Social Networking / Blog Sites Reach by Country in April 201031
Facebook Reach by Country in April 201032
Reach and Growth by Web 2.0 Technology. The reach and growth of Web 2.0 technologies can be seen by examining the life cycle of blogs, file sharing sites, and – most notably – social networking sites, which all illustrate an increase in adoption over time.
The Life Cycle of Blogs from 2002-201035
Wikipedia has 16 million-plus registered users and more than 3.9 million English articles.36 Less than a month after YouTube’s fifth birthday, the Google-owned company announced it exceeded 2 billion video views per day.37 There are now more than 60 hours of video uploaded every minute to the site (Figure 7).
The Life Cycle of File Sharing from 2005-201238
Social networking site usage has also increased over the years (Figure 8). In 2005, only 8% of adults in the United States are documented as having a social networking site;39 by 2009, approximately 80% of online adults in the United States are documented as using social networking sites at least once per month.40 In December 2009, the social networking site MySpace had 125 million users41 and today Facebook has approximately 845 million users.42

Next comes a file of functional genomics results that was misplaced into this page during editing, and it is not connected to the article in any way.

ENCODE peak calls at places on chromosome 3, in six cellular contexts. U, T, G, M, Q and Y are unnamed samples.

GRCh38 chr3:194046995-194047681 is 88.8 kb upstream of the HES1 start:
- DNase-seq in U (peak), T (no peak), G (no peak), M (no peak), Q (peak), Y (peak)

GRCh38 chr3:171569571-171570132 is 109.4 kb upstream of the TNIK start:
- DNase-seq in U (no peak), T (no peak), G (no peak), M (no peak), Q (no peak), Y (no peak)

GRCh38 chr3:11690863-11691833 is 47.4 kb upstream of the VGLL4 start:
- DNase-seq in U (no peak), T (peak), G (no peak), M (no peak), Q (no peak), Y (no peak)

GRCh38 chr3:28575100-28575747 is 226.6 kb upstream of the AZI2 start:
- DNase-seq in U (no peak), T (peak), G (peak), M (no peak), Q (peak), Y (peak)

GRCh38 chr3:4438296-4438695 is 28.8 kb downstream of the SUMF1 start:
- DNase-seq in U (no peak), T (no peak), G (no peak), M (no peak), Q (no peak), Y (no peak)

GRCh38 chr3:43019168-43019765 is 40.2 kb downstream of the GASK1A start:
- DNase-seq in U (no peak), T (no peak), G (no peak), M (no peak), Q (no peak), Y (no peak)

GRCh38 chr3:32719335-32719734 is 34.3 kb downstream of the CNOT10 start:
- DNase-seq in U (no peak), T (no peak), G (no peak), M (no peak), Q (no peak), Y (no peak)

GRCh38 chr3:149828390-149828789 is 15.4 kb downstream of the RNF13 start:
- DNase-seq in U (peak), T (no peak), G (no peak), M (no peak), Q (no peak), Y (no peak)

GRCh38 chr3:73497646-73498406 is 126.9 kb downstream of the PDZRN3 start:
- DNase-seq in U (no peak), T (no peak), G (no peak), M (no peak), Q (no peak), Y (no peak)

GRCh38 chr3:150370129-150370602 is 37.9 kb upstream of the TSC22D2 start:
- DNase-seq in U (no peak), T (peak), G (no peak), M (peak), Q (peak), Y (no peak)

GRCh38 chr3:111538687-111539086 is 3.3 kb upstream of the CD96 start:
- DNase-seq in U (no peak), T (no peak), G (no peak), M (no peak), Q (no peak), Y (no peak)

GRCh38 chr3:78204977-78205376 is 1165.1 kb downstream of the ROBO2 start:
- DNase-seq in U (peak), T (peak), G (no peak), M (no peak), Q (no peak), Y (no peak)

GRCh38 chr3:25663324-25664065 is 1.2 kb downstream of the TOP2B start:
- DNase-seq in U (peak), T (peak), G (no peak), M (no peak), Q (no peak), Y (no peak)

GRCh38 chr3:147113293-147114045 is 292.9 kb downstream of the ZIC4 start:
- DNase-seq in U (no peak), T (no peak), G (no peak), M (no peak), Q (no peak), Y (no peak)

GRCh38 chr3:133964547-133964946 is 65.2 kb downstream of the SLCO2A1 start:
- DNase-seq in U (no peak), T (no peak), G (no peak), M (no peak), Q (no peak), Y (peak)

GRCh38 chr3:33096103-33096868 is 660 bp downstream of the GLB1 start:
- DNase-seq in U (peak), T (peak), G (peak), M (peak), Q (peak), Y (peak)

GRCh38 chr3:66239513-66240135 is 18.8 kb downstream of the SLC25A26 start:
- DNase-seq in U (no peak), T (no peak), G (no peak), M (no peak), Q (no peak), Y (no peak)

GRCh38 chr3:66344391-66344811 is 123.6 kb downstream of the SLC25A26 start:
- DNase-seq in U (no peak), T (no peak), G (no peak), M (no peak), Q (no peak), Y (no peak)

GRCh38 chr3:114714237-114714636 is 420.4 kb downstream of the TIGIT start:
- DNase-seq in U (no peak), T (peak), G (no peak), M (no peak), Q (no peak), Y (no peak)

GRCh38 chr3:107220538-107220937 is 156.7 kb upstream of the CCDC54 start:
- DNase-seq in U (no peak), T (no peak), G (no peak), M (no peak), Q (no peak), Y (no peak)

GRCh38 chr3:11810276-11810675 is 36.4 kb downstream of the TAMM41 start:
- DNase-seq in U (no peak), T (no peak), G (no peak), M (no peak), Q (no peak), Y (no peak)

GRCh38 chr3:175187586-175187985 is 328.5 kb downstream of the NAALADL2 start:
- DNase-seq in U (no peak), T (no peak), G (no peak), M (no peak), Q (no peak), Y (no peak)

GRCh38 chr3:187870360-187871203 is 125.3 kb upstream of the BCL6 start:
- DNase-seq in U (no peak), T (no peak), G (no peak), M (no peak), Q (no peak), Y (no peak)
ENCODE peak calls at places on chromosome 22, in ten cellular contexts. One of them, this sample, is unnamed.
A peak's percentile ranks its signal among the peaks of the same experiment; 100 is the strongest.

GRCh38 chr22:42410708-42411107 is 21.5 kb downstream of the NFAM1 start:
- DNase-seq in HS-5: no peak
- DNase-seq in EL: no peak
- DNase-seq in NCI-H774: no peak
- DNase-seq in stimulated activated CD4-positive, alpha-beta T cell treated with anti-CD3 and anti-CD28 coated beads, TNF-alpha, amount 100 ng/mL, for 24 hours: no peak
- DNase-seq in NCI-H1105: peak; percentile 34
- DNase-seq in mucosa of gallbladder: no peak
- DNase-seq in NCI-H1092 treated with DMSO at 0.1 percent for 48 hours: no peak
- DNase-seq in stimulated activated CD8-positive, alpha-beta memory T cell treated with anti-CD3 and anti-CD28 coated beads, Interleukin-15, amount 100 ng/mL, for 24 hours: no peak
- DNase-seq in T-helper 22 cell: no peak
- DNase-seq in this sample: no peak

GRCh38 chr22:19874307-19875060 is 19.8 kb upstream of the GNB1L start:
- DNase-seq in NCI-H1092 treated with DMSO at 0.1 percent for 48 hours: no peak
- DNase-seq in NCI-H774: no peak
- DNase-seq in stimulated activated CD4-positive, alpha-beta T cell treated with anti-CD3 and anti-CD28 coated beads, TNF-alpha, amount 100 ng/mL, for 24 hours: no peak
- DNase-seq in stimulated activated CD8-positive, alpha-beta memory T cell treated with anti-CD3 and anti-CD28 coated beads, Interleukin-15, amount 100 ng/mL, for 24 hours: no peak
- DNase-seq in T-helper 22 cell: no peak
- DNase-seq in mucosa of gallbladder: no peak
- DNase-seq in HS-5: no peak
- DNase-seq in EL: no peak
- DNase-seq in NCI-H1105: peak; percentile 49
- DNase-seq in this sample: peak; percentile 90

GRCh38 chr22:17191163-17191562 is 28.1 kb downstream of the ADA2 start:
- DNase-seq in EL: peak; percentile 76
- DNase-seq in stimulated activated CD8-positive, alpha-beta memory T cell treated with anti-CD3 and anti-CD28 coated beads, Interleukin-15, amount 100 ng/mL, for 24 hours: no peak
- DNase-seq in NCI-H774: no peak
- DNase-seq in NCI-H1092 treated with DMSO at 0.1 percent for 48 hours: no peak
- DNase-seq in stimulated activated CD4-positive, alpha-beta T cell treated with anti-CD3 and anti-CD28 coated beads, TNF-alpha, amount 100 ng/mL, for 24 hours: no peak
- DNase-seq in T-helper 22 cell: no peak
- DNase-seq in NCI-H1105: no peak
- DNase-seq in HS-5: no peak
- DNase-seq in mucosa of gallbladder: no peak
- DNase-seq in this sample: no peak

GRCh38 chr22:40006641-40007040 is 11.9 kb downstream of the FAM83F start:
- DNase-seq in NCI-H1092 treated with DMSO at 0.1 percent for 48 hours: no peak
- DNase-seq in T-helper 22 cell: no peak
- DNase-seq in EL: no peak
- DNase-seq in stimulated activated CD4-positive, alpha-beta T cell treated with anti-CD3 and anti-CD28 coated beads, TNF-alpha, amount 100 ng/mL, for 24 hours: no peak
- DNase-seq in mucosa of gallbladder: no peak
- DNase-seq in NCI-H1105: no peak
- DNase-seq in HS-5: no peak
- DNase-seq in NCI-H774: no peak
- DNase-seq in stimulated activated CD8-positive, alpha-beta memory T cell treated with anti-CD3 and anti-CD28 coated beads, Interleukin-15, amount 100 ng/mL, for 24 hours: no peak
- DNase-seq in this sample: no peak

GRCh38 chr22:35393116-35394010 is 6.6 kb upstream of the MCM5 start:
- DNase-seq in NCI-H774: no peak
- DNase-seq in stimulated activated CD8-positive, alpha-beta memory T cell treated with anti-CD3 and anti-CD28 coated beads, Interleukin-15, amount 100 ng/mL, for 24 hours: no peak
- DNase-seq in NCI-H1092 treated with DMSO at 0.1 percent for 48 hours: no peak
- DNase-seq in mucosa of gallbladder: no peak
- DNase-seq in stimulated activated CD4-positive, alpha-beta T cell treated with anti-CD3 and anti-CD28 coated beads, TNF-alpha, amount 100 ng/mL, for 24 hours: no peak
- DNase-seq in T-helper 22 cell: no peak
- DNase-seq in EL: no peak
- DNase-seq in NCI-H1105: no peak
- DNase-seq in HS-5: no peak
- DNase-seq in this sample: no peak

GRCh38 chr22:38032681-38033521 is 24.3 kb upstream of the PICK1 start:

The Life Cycle of Social Networks from 2005-201143
Reach and Growth of Web 2.0 by Generation. Early data about Web 2.0 adoption suggest that it first began with teens and young adults. However, data from 2009 indicates that adults in all age groups were beginning to increase their usage of Web 2.0 at an astounding rate (Figure 9).
In 2008, 75% of American Internet users’ ages 18-24 years are documented as having a social networking profile but only 7% for adults ages 65-plus.44 Yet by 2009 there was a substantial growth among older age groups for the social networking site Facebook. From January 4 to July 4, 2009, the overall number of Americans ages 55 years and older using Facebook grew by 514% compared to an increase of only 5% among those ages 18-24 years.45